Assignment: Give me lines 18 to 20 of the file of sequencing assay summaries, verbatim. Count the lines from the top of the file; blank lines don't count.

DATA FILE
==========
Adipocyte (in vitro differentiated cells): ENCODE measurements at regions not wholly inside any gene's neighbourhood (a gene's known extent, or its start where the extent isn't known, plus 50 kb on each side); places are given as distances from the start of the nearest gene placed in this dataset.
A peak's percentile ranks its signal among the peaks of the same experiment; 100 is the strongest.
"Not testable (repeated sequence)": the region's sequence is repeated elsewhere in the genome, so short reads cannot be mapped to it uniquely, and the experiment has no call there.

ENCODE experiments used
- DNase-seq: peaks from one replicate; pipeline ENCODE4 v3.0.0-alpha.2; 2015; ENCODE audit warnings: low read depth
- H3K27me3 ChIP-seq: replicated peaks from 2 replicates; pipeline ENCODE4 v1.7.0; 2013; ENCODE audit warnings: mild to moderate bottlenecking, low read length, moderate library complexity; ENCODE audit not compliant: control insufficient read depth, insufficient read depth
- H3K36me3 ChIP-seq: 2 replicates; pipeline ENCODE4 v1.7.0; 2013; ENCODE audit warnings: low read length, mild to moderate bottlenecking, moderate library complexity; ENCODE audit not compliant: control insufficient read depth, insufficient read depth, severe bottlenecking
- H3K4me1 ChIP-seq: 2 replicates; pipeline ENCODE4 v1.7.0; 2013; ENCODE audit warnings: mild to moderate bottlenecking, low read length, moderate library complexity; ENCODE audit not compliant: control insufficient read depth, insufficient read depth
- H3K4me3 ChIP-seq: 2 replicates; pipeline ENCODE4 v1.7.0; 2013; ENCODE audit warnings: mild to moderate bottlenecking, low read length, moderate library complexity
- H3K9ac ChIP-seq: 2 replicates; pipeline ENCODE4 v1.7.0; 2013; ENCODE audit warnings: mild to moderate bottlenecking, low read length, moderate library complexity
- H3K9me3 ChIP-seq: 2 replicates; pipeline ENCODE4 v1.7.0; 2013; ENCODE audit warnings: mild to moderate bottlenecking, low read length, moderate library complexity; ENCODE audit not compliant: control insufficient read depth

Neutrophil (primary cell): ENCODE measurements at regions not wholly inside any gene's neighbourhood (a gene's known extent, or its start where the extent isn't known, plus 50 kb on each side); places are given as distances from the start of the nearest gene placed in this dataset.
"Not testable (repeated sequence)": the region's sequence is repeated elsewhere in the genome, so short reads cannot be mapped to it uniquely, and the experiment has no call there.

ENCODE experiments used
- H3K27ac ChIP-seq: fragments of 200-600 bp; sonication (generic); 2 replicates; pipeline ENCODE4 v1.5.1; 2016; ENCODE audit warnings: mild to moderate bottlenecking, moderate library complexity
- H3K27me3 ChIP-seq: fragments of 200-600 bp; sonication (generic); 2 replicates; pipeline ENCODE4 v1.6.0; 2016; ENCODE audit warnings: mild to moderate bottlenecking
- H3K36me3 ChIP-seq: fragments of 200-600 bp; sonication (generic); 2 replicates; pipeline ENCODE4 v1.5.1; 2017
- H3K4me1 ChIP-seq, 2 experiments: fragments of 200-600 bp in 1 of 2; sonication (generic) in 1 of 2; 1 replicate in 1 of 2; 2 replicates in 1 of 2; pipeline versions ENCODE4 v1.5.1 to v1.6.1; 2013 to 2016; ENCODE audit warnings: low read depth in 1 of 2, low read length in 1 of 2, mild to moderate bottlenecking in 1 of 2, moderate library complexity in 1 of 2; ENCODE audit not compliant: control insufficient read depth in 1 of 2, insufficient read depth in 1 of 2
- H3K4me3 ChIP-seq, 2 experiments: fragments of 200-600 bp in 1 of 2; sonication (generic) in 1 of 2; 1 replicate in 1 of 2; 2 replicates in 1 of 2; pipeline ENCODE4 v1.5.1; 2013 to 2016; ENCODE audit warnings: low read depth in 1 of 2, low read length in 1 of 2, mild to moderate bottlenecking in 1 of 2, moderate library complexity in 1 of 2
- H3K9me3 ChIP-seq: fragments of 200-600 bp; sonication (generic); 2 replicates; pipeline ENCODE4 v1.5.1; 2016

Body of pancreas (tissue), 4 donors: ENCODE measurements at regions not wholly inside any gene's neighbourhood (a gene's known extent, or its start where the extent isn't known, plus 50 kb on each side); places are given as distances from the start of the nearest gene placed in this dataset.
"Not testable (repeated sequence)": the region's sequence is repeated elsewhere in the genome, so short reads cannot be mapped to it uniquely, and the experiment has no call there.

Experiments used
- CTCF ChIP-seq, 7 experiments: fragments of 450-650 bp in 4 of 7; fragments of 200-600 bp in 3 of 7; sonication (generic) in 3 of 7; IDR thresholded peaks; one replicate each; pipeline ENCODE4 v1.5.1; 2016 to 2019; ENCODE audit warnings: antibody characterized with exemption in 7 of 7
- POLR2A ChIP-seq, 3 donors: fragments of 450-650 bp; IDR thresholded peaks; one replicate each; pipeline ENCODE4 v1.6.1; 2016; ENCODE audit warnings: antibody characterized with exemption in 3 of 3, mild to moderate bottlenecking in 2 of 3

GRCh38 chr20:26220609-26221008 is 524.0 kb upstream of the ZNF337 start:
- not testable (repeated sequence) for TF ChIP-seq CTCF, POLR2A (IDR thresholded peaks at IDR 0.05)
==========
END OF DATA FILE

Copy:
- H3K4me1 ChIP-seq, 2 experiments: fragments of 200-600 bp in 1 of 2; sonication (generic) in 1 of 2; 1 replicate in 1 of 2; 2 replicates in 1 of 2; pipeline versions ENCODE4 v1.5.1 to v1.6.1; 2013 to 2016; ENCODE audit warnings: low read depth in 1 of 2, low read length in 1 of 2, mild to moderate bottlenecking in 1 of 2, moderate library complexity in 1 of 2; ENCODE audit not compliant: control insufficient read depth in 1 of 2, insufficient read depth in 1 of 2
- H3K4me3 ChIP-seq, 2 experiments: fragments of 200-600 bp in 1 of 2; sonication (generic) in 1 of 2; 1 replicate in 1 of 2; 2 replicates in 1 of 2; pipeline ENCODE4 v1.5.1; 2013 to 2016; ENCODE audit warnings: low read depth in 1 of 2, low read length in 1 of 2, mild to moderate bottlenecking in 1 of 2, moderate library complexity in 1 of 2
- H3K9me3 ChIP-seq: fragments of 200-600 bp; sonication (generic); 2 replicates; pipeline ENCODE4 v1.5.1; 2016